A painfully intimate study of the horrors of sex trafficking in Myanmar
(formerly Burma), this powerful documentary represents the sort of risk-taking investigative
journalism that today’s TV news media practice only rarely. Ferraro and her bare-bones crew dared
to smuggle their recording equipment past the military and enlisted the clandestine help of a social
worker to gain access to four women who agreed to talk about their experiences as enslaved prostitutes.
The women speak in agonizing detail of having been sold — some
by their own parents or boyfriends — into lives of violence, poverty, hunger, and degradation;
their pimps pay local police to turn a blind eye to the trafficking, which is conducted out
of restaurants and hotels. With up to 40 million women enslaved worldwide — human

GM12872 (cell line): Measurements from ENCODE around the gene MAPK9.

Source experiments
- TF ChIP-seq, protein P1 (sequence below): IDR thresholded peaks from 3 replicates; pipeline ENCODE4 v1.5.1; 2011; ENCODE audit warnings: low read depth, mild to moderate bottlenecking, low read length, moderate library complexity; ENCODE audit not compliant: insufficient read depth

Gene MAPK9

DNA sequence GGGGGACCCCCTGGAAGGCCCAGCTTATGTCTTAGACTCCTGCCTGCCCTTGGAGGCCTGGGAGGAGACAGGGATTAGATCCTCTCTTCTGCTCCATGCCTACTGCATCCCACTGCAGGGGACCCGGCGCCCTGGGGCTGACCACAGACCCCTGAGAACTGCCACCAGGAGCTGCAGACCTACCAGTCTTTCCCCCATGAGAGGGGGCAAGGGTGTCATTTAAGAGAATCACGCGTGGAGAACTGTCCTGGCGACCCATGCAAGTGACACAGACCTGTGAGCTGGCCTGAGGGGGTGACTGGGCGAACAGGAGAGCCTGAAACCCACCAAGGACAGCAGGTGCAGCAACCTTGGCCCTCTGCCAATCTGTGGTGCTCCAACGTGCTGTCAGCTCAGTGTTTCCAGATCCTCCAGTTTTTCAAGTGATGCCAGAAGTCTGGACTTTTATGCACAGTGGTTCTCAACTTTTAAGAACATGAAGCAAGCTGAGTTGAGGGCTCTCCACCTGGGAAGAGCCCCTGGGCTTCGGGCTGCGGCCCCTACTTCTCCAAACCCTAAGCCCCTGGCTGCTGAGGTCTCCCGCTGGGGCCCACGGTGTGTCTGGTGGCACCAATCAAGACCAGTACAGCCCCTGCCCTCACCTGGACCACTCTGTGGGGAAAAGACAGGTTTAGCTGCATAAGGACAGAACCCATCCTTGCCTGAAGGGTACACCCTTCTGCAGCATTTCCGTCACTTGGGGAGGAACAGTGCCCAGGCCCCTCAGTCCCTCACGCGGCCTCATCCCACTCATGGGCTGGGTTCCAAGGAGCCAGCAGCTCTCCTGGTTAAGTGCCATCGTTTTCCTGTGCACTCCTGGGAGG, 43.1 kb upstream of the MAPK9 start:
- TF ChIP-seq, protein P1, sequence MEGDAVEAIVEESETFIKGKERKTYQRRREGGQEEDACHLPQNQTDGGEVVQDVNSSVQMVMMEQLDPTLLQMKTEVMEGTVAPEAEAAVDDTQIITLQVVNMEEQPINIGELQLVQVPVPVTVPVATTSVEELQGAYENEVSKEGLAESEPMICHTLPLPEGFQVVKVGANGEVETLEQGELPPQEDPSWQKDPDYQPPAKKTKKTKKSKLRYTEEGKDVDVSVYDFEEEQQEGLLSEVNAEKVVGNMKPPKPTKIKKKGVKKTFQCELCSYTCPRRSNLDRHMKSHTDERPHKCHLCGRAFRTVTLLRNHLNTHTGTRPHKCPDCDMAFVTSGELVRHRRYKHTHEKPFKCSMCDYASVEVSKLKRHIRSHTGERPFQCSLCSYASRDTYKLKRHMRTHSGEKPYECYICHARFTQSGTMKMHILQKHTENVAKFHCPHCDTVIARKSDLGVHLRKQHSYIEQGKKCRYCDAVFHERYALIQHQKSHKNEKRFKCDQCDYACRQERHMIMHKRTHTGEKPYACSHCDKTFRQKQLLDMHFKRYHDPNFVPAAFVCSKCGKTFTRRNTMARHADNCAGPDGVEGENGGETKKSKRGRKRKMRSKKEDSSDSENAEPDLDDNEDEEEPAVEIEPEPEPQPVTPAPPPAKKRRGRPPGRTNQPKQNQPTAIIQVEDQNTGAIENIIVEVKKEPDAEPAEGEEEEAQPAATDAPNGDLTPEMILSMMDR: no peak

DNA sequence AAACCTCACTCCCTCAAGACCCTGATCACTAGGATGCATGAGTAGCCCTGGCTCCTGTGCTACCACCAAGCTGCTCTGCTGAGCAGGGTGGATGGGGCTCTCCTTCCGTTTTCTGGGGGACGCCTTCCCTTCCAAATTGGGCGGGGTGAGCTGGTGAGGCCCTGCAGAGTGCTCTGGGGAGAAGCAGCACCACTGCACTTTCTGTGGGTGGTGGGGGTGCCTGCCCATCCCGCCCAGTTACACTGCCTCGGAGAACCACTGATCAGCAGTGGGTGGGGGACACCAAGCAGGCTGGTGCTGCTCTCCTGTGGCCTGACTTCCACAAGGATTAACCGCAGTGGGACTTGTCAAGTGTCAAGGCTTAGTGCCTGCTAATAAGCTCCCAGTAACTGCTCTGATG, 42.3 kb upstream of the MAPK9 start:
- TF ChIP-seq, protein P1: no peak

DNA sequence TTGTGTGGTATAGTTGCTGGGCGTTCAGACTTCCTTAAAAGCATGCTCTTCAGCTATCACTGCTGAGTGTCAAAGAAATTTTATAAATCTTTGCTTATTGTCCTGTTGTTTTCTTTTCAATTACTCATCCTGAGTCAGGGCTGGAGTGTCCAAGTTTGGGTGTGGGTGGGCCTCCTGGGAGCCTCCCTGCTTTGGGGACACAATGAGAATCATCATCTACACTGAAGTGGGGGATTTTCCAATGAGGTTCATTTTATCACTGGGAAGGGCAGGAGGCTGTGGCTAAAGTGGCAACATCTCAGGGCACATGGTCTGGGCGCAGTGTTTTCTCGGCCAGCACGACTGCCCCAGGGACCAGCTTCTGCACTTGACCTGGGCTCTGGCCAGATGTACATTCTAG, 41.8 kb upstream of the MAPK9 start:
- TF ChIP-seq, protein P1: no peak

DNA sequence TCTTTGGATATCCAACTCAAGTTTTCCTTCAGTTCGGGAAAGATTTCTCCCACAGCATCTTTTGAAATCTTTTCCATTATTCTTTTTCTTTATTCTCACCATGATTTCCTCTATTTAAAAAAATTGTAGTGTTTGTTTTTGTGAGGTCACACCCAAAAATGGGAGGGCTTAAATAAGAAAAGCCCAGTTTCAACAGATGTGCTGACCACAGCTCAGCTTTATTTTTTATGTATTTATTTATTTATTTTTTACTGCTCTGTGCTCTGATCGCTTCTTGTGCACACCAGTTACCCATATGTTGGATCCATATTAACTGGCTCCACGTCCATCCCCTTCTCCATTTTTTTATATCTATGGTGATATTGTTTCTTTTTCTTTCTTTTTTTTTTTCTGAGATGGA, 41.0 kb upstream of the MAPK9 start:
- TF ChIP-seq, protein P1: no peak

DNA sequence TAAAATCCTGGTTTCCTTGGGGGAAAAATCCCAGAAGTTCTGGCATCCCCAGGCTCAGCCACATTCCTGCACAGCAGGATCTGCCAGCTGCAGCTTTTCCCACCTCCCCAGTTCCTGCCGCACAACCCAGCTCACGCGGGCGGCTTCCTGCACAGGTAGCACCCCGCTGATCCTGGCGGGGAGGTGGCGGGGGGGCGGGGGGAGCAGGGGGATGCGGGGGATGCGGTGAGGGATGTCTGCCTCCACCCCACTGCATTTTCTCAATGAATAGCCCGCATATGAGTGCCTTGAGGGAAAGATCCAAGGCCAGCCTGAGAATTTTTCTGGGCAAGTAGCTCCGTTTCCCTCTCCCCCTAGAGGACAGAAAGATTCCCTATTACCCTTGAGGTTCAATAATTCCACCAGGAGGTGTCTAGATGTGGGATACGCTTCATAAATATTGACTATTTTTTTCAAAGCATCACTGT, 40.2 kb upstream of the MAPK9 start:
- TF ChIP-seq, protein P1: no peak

trafficking is estimated by the United Nations to be the world’s fastest-growing criminal
enterprise — the film deserves to be shocking, and it is. Though the women are seen striving
to create new and better lives for themselves, Ferraro hardly disguises the realities of extreme
poverty in Myanmar and throughout Southeast Asia that will likely keep some of the world’s poorest
and most vulnerable people trapped in sex slavery. When 17-year-old ZuZu — who disappeared
during the editing of the film — says, “I wonder what English-speaking people will think
of this,” she seems to be speaking for Ferraro as well.